India’s Lost Icons
Image Credit: Heritage Arts and Events Limited

India’s Lost Icons


As we celebrate the New Year, it seems fitting to pay our respects to the many lost stars India mourned over the past year.

Renowned painter M.F. Husain, who defied all pretensions of custom and tradition and who took on religious fundamentalists, couldn’t defy the dictates of fate. Often known as the “Indian Picasso,” Husain had taken refuge in London after he was chased out of the country by Hindu fundamentalists.

Bollywood mourned the loss of Shammi Kapoor, India’s answer to Elvis Presley, this past August. The veteran actor’s hairdo and acting style almost singlehandedly created a new genre in the Indian film industry. His flamboyance was his defining trait. He was rightly considered one of the most entertaining actors of the Hindi film industry.

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Noted singer Jagjit Singh, whose mellifluous voice was balm for many broken hearts, left many hearts broken with his passing in October. During his four-decade career he preformed in many languages besides Hindi. He redefined ghazal, a short lyric poem written in couplets using a single rhyme, by introducing modern techniques. He was the first singer to popularize this classical lyrical form in Bollywood movies, bringing this elite form closer to the common man. His departure was a great loss not only to the film industry, but also to the nation.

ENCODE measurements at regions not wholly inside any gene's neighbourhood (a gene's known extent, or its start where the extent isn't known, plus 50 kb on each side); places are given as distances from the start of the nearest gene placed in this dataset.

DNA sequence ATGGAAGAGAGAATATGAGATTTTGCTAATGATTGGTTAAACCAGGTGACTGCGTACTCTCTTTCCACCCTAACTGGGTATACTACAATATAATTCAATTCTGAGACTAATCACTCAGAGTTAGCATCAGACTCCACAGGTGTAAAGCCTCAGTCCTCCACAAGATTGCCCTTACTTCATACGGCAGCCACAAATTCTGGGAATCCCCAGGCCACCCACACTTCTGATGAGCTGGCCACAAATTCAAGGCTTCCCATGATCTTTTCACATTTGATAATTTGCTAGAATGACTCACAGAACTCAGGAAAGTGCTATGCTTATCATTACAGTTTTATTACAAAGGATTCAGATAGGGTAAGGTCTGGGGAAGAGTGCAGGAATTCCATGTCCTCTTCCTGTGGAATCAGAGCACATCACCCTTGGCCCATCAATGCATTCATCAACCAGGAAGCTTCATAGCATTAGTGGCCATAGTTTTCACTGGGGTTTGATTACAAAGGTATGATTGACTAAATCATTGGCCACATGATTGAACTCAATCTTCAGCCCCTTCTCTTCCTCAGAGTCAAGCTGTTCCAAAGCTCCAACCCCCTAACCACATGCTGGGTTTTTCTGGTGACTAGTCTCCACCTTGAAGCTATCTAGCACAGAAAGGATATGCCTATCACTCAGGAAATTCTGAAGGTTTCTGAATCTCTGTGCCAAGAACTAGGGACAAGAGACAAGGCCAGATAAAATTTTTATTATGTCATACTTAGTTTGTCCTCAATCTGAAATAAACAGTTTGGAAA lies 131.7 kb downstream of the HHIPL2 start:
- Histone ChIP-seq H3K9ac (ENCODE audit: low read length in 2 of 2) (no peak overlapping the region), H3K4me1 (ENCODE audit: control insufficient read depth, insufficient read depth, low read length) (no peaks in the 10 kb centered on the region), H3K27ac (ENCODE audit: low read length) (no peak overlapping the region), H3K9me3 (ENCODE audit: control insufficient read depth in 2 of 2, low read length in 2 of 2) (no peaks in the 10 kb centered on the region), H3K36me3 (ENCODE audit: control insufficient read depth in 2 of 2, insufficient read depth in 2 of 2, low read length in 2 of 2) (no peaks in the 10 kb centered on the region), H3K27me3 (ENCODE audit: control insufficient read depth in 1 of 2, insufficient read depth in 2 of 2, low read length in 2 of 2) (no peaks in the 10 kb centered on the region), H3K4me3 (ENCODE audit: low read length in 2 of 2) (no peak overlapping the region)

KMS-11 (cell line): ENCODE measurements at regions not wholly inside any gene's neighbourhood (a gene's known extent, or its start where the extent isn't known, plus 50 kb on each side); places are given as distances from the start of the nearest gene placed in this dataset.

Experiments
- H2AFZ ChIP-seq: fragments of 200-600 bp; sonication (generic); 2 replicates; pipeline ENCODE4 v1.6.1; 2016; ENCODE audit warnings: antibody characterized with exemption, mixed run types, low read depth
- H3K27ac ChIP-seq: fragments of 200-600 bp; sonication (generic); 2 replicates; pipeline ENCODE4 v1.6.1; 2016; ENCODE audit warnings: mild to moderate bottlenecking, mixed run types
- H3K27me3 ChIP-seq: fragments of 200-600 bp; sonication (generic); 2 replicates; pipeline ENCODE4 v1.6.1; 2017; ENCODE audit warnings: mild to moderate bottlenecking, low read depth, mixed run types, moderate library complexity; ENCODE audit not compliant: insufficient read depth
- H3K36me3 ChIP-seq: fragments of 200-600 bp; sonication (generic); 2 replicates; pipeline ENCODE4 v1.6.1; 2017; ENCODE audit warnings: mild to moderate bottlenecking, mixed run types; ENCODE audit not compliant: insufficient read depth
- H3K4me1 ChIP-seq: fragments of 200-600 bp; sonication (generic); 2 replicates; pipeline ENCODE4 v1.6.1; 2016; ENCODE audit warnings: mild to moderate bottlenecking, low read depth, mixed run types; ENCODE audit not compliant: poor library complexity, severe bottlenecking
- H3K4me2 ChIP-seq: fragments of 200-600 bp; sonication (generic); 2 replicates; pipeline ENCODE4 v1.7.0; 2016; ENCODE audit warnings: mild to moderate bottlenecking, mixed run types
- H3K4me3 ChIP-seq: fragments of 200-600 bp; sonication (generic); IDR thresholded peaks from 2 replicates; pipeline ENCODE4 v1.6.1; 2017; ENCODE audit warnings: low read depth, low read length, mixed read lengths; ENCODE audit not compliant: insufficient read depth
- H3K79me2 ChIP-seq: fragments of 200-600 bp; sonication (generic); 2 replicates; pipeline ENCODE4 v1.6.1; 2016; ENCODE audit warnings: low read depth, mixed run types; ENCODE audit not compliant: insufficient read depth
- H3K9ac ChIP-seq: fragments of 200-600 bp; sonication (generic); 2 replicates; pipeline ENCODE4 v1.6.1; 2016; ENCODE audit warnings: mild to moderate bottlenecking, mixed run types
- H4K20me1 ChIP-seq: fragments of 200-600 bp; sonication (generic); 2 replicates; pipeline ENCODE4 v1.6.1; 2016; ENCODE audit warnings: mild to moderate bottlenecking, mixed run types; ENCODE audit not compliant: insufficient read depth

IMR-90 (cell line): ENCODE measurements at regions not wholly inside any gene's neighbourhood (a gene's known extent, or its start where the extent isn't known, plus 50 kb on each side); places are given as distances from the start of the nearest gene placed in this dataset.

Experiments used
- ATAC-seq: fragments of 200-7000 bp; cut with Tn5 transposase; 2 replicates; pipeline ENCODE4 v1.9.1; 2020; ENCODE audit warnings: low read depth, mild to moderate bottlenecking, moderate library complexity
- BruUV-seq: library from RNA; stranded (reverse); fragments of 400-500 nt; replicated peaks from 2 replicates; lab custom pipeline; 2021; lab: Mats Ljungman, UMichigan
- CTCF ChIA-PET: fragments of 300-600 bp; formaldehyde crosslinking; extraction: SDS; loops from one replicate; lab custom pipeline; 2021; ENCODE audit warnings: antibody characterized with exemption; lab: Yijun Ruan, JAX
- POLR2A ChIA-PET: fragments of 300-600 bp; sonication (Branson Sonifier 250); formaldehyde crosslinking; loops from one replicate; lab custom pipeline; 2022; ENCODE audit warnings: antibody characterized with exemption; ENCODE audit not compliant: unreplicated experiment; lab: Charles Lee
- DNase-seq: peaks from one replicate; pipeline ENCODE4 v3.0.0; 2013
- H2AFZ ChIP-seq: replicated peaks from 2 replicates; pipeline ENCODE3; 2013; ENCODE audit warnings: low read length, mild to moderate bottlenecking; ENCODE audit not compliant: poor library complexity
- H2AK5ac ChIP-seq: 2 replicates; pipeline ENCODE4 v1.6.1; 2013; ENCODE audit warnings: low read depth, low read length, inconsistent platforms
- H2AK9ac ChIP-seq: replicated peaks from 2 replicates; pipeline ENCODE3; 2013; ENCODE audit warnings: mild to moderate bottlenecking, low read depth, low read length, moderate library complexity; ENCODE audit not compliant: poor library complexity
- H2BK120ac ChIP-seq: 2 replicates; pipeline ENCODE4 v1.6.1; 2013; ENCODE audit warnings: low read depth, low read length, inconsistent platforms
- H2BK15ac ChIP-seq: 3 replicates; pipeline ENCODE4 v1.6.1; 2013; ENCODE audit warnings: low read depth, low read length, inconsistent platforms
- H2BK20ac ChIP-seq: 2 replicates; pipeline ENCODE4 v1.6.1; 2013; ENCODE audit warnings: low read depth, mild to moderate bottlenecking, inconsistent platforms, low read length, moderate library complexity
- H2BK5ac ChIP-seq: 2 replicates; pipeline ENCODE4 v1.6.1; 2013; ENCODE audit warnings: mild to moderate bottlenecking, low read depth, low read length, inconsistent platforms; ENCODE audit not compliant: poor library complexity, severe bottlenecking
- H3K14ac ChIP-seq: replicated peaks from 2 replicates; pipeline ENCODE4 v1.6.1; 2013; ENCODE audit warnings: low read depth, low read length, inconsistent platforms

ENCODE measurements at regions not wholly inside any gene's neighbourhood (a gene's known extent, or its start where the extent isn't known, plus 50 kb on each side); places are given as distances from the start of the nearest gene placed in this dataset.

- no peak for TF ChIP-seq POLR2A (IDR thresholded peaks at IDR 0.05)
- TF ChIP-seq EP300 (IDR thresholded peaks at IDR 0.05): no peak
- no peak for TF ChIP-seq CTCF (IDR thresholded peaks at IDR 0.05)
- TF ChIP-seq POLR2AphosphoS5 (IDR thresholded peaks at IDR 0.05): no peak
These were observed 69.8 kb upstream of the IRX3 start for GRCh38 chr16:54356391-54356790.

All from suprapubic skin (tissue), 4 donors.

With the death of Mamoni Baideu, meanwhile, the region of Assam lost a powerful representative. Her literary works weren’t so much an expression of her personal sorrows as a medium to express the anguish of the people of Assam, who were at the receiving end of the Indian government’s apathy and indifference. She always advocated a peaceful solution to the secessionist moves of the region, and tried to act as a mediator between the government and armed insurgent groups.

This is, sadly, only a short list of those we have lost in the past year. We can only hope the New Year will bring more talent to the nation and take the country to new horizons as those we lost in 2011 so often did.

Sanjay Kumar also blogs at Indian Decade.

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